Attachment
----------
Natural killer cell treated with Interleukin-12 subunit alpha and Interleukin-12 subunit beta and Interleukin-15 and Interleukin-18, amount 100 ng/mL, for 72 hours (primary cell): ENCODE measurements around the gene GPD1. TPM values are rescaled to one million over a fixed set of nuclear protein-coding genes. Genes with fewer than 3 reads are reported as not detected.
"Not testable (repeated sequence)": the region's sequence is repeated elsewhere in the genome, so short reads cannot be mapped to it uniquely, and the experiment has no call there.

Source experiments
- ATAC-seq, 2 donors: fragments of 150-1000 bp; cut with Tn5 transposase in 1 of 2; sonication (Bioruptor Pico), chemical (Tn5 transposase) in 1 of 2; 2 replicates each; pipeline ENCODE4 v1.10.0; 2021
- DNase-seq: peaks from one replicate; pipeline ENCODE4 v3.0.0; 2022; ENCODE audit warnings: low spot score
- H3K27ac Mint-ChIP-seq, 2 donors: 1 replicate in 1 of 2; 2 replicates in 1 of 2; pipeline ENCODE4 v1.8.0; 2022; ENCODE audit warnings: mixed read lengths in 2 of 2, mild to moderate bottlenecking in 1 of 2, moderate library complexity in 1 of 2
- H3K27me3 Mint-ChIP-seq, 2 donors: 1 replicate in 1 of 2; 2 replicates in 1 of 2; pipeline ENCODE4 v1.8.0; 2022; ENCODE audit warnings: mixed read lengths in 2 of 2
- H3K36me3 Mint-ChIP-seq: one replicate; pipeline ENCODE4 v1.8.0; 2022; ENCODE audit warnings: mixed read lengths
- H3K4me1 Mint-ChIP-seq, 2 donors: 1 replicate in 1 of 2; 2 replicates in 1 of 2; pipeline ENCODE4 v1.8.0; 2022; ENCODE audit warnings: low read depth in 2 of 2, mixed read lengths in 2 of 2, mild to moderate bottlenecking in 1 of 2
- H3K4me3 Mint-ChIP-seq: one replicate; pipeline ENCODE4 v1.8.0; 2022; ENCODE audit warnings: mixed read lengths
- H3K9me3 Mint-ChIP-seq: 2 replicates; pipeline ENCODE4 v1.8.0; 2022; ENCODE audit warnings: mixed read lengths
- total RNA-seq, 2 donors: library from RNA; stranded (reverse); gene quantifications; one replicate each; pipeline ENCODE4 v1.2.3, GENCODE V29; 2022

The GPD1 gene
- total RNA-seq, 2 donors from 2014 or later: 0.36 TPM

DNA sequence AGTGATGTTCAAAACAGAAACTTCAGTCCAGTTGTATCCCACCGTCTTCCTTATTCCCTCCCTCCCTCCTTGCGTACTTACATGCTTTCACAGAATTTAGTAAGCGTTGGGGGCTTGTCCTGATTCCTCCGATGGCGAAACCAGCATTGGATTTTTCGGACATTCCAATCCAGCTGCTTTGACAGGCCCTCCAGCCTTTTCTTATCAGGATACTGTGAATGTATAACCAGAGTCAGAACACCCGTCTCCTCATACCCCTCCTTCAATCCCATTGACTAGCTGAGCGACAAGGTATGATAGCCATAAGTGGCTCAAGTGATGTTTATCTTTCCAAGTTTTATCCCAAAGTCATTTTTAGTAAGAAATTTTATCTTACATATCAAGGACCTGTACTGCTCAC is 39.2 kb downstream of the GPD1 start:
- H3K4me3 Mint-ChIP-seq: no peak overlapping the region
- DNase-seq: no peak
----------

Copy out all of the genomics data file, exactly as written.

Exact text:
Natural killer cell treated with Interleukin-12 subunit alpha and Interleukin-12 subunit beta and Interleukin-15 and Interleukin-18, amount 100 ng/mL, for 72 hours (primary cell): ENCODE measurements around the gene GPD1. TPM values are rescaled to one million over a fixed set of nuclear protein-coding genes. Genes with fewer than 3 reads are reported as not detected.
"Not testable (repeated sequence)": the region's sequence is repeated elsewhere in the genome, so short reads cannot be mapped to it uniquely, and the experiment has no call there.

Source experiments
- ATAC-seq, 2 donors: fragments of 150-1000 bp; cut with Tn5 transposase in 1 of 2; sonication (Bioruptor Pico), chemical (Tn5 transposase) in 1 of 2; 2 replicates each; pipeline ENCODE4 v1.10.0; 2021
- DNase-seq: peaks from one replicate; pipeline ENCODE4 v3.0.0; 2022; ENCODE audit warnings: low spot score
- H3K27ac Mint-ChIP-seq, 2 donors: 1 replicate in 1 of 2; 2 replicates in 1 of 2; pipeline ENCODE4 v1.8.0; 2022; ENCODE audit warnings: mixed read lengths in 2 of 2, mild to moderate bottlenecking in 1 of 2, moderate library complexity in 1 of 2
- H3K27me3 Mint-ChIP-seq, 2 donors: 1 replicate in 1 of 2; 2 replicates in 1 of 2; pipeline ENCODE4 v1.8.0; 2022; ENCODE audit warnings: mixed read lengths in 2 of 2
- H3K36me3 Mint-ChIP-seq: one replicate; pipeline ENCODE4 v1.8.0; 2022; ENCODE audit warnings: mixed read lengths
- H3K4me1 Mint-ChIP-seq, 2 donors: 1 replicate in 1 of 2; 2 replicates in 1 of 2; pipeline ENCODE4 v1.8.0; 2022; ENCODE audit warnings: low read depth in 2 of 2, mixed read lengths in 2 of 2, mild to moderate bottlenecking in 1 of 2
- H3K4me3 Mint-ChIP-seq: one replicate; pipeline ENCODE4 v1.8.0; 2022; ENCODE audit warnings: mixed read lengths
- H3K9me3 Mint-ChIP-seq: 2 replicates; pipeline ENCODE4 v1.8.0; 2022; ENCODE audit warnings: mixed read lengths
- total RNA-seq, 2 donors: library from RNA; stranded (reverse); gene quantifications; one replicate each; pipeline ENCODE4 v1.2.3, GENCODE V29; 2022

The GPD1 gene
- total RNA-seq, 2 donors from 2014 or later: 0.36 TPM

DNA sequence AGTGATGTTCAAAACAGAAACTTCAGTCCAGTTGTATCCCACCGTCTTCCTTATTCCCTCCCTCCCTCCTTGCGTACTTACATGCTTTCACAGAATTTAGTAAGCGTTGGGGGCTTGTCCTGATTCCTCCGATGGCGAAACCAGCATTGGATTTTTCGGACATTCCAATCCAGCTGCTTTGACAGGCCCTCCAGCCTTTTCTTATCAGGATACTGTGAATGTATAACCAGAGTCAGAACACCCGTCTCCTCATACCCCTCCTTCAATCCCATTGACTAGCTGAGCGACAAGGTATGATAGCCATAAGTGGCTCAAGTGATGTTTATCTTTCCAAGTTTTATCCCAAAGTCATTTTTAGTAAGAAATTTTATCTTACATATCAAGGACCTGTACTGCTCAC is 39.2 kb downstream of the GPD1 start:
- H3K4me3 Mint-ChIP-seq: no peak overlapping the region
- DNase-seq: no peak